I always feel like the word “liberal” should be put into quotes these days. A classical liberal, of which I count myself one is for the Enlightenment, the actualization of the individual, respect for the individual in the face of state force, small government and a very limited bureaucratic class. In many respects what is called “liberal” in this country is mostly the opposite of these things. “Liberals” of the modern variety are very enamored with the state and the force it brings to create a vision of the world they like. They are generally for more government. The individual is secondary at best to the collective. Human actualization is generally OK so long as the collective is actualized primarily and the individual does not stray too far from the collective or cause any problems for the collective.
This generally authoritarian disposition is one which is also very friendly to crony capitalism and corporatism. The collective wealth is gathered, regulation spread for the powerful who buy into or co-opt the “liberal” narrative. Think GE. Think GM. Think Boeing. Think the big banks. All of these companies are very friendly with “liberals” because a large state is beneficial to them. Many “liberals” who like to think of themselves as anticorporatists have yet to come to terms with this.
Modern liberalism (as defined above) facilitates crony capitalism.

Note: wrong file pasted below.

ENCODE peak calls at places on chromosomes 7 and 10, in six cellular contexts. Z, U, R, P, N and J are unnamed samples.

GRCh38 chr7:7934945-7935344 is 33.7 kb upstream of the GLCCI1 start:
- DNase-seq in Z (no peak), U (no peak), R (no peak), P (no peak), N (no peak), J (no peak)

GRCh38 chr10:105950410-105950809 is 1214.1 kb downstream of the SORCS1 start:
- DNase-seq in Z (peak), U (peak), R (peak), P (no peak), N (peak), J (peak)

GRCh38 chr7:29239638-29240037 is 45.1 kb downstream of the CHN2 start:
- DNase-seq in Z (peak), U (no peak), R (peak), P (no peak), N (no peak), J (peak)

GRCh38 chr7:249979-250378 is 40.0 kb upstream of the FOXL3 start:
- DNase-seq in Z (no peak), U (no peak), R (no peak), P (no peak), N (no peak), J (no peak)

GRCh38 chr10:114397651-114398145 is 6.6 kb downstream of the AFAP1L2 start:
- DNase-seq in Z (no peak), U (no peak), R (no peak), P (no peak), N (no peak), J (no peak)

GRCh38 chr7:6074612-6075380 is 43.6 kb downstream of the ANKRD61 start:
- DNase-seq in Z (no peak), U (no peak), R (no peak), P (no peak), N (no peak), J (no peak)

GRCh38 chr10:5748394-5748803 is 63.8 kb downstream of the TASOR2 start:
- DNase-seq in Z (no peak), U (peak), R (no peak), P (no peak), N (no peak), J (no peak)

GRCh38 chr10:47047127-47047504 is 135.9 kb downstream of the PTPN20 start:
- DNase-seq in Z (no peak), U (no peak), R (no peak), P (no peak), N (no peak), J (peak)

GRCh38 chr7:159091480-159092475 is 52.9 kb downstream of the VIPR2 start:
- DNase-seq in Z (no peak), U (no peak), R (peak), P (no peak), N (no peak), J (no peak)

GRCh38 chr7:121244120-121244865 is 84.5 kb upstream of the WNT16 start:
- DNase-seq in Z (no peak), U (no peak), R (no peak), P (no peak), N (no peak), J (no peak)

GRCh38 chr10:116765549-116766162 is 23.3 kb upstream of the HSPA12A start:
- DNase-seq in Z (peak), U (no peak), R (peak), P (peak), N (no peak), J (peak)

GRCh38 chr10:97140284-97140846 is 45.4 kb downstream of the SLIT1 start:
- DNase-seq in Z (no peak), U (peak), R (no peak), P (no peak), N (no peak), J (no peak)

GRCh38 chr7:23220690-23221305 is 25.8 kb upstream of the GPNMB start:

I miss the liberals of past years, the ones who still had little bits and pieces of the classical liberal in them. The “free speech” student activists. The “back to the land” hippies. The DIY punks. People who legitimately believed that questioning authority was a good thing. The people who read 1984 and felt dread. The people who read Fahrenheit 451 with the same dread.
Now though, those people seem gone from the scene. Consider this famous quote from liberal Berkley activist Mario Savio:
Do you think many people on what is called the “Left” would voice this kind of sentiment today? Likely not. I think many of our liberal friends are happy being part of the machine. One of the gears. One of the cogs.
I wish I didn’t think this. It’s sad and depressing.
Not that many “conservatives” are much better. The only political high ground these days appears to be on Libertarian Island. (It used to be called Liberal Island.)
(From the Daily Beast)
This could be how our experiment with grassroots democracy finally ends. World leaders—the super-rich, their pet nonprofits, their media boosters, and their allies in the global apparat—gather in Paris to hammer out a deal to transform the planet, and our lives. No one asks much about what the states and the communities, the electorate, or even Congress, thinks of the arrangement. The executive now presumes to rule on these issues.
For many of the world’s leading countries—China, Russia, Saudi Arabia—such top-down edicts are fine and dandy, particularly since their supreme leaders won’t have to adhere to them if inconvenienced. But the desire for centralized control is also spreading among the shrinking remnant of actual democracies, where political give and take is baked into the system.
The will to power is unmistakable.California Gov. Jerry Brown, now posturing as the aged philosopher-prince fresh from Paris, hails the “coercive power of the state” to make people live properly by his lights. California’s high electricity prices, regulation-driven spikes in home values, and the highest energy prices in the continental United States, may be a bane for middle- and working-class families, but are sold as a wonderful achievement among our presumptive masters.